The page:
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The US will impose a new round of tariffs on imports from China

President Trump announced last Thursday that the United States would impose a new 10% tariff on $300 billion worth of products imported from China, saying Beijing had broken some of the promises it made in trade negotiations concerning larger purchases of US agricultural products.

The new tariffs, which are set to take effect Sept. 1, represent another ratcheting up in trade tensions between the countries and sent stocks falling sharply.

Major U.S. stock indexes fell about 1%, and oil prices tumbled about 8% after Trump's announcement on concerns that the tariffs would hurt demand.

The threat marks the biggest escalation so far taken by the Trump administration and brings a surprise end to a truce that had been in place since the president met Xi Jinping, his Chinese counterpart, in Osaka at the end of June. But on many key issues, namely core technology, the U.S. is as indispensable as China is in its role as the world's assembly line. The trade war threatens to undercut the U.S. position, chip away at its dominance.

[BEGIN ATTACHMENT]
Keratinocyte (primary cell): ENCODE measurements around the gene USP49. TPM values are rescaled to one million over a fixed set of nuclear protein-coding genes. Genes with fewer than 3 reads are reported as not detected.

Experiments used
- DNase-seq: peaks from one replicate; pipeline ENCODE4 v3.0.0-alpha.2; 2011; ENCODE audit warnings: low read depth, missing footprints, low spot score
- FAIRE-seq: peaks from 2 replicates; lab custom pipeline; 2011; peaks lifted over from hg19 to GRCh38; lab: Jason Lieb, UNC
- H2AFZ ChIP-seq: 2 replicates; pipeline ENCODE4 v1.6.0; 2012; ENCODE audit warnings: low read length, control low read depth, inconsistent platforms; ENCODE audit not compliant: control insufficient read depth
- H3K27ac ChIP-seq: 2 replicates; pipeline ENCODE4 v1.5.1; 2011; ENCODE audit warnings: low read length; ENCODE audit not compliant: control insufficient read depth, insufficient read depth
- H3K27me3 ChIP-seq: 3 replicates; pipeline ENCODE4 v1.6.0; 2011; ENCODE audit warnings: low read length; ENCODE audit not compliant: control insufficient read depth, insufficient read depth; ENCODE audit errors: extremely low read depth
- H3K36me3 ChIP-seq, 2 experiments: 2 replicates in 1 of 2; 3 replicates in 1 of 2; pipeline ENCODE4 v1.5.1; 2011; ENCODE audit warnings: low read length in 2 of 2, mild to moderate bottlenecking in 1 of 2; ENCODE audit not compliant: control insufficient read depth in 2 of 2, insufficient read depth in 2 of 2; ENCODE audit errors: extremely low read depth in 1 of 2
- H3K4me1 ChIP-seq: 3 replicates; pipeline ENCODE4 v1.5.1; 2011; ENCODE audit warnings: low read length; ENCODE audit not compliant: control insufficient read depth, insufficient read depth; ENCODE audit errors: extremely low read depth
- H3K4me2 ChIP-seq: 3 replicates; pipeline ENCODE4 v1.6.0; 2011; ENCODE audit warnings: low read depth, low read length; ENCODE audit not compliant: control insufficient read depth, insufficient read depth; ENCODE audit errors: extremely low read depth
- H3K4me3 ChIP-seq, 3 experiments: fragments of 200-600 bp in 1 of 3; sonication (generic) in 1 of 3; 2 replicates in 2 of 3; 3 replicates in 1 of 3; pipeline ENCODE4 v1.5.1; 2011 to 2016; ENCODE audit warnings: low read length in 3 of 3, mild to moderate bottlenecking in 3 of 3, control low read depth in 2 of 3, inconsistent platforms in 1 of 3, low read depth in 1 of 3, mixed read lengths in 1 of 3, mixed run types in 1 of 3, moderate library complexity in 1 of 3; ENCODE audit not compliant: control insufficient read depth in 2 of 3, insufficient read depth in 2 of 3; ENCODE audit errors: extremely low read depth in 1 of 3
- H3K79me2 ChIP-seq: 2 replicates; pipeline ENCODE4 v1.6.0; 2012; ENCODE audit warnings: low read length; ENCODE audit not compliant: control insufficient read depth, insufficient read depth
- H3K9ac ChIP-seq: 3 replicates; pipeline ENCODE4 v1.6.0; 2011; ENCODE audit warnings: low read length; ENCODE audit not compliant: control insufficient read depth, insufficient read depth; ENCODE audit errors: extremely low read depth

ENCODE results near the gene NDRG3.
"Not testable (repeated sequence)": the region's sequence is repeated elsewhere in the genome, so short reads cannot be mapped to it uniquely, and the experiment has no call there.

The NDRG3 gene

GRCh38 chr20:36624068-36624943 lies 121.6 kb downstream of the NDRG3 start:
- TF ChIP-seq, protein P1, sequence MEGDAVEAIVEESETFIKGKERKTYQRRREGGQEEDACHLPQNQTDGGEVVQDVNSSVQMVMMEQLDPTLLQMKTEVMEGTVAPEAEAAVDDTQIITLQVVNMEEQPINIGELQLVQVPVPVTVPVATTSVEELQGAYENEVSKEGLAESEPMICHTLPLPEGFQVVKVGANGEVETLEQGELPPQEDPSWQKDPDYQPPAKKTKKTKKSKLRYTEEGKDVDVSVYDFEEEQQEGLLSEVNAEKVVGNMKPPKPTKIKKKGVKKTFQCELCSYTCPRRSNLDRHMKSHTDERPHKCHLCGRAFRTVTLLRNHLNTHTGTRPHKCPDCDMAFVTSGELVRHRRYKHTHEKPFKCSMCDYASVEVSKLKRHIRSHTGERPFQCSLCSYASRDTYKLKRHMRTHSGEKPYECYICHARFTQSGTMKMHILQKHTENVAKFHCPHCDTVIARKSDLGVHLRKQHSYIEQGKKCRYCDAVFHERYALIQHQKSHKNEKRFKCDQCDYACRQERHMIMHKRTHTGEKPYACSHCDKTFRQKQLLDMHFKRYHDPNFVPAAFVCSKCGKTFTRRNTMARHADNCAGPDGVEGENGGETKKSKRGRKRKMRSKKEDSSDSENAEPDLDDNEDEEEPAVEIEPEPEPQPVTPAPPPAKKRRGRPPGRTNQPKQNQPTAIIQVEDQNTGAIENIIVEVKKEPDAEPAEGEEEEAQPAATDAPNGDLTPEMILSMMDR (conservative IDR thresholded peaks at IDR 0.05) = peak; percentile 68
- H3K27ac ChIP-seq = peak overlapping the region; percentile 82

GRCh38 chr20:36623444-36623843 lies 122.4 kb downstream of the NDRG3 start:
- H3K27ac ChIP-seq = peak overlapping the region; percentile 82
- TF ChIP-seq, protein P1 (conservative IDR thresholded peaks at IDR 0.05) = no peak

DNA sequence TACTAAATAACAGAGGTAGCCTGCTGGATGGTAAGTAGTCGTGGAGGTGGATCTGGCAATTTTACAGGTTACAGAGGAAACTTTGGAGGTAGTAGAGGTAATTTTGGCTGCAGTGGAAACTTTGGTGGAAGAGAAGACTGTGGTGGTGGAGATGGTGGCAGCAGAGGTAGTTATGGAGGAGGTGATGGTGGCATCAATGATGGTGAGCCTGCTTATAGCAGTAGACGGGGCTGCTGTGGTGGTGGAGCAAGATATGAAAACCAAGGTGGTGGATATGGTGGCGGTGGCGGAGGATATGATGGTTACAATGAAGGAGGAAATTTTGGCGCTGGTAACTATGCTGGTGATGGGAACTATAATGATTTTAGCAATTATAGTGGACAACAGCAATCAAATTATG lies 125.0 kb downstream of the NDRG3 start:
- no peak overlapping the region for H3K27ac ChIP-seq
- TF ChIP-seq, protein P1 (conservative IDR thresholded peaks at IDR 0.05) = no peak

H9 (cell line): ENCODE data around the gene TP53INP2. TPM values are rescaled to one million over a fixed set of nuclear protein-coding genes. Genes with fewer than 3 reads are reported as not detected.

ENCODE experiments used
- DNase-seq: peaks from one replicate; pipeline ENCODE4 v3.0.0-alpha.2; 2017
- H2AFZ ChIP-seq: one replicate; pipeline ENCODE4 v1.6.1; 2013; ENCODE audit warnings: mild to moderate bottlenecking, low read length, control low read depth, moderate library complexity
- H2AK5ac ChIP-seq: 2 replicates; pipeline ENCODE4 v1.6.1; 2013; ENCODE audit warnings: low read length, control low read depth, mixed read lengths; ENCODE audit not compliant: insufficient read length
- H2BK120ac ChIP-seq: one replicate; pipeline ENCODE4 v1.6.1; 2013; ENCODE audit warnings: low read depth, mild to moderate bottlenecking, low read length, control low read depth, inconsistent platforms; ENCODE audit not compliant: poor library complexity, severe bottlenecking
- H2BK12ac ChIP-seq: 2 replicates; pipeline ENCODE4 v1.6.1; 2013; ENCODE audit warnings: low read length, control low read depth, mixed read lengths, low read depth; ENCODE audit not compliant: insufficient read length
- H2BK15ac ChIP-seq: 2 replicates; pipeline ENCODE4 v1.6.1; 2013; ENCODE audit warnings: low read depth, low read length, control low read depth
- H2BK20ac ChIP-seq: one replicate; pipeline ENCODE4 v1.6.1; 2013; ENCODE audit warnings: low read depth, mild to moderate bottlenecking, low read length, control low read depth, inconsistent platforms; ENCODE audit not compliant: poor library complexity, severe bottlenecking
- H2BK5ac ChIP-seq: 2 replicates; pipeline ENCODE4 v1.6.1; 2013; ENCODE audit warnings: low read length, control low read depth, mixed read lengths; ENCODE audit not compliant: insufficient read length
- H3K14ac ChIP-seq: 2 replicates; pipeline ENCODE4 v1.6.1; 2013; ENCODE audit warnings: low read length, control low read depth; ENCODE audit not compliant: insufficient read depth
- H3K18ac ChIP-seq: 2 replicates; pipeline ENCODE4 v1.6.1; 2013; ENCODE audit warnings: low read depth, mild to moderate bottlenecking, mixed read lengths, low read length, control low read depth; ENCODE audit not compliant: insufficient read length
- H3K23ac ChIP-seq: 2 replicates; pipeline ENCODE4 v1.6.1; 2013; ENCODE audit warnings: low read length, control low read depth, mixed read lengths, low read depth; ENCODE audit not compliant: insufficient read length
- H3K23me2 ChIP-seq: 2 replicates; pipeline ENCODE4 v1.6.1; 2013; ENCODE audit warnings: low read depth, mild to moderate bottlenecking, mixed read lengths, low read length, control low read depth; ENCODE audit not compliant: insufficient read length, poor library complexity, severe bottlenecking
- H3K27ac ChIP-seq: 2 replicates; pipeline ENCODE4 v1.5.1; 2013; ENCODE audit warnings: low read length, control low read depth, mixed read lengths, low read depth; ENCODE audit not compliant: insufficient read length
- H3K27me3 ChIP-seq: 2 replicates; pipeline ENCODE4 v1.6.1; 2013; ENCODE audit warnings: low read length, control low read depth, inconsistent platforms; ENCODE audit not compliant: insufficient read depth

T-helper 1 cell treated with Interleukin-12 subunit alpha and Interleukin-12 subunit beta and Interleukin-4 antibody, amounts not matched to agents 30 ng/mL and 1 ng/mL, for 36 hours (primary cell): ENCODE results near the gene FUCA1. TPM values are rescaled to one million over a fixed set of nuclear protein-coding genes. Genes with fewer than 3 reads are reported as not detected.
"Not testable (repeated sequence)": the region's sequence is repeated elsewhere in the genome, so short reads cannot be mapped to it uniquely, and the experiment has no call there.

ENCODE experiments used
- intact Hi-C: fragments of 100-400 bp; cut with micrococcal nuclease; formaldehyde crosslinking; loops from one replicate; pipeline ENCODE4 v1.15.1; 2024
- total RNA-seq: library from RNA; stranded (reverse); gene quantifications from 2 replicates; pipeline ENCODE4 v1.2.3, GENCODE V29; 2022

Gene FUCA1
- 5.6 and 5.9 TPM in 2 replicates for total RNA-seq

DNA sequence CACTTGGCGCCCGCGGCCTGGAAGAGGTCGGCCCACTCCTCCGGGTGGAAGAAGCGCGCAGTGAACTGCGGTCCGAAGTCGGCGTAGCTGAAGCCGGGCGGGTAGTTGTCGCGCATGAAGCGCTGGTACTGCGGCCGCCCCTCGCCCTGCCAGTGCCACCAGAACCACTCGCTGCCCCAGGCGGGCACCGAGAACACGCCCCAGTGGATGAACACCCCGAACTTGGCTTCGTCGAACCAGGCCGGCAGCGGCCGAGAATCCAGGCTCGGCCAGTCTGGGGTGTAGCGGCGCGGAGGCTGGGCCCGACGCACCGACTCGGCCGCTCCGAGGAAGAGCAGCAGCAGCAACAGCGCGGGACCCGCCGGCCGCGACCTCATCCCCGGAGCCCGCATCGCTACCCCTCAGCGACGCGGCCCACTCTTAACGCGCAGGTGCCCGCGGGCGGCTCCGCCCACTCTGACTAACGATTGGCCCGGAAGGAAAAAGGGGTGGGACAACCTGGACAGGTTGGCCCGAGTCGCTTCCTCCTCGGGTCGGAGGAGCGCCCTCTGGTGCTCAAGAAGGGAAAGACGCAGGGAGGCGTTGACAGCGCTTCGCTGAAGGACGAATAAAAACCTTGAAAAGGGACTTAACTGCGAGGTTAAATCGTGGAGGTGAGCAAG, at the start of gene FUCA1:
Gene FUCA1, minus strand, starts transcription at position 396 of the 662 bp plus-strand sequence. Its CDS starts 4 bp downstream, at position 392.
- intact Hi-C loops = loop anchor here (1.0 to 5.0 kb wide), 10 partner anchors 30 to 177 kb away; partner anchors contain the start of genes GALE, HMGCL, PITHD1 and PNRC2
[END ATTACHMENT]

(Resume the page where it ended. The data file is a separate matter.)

China plays the starring role in the erosion of U.S. market share in mainland China and throughout Asia. But European and Japanese companies should not be discounted. There is more disdain in Europe for companies like Google and Facebook than there is for Huawei and Alibaba. The trade war only exacerbates that disdain. An important point to be considered is the possibility to avoid the trade war thanks to a third-party country. An example could be Vietnam, playing the role of a central node in the middle of the two fighting Economies. The South-Eastern country would be exploited as a production pivot to get away with the raising taxes.

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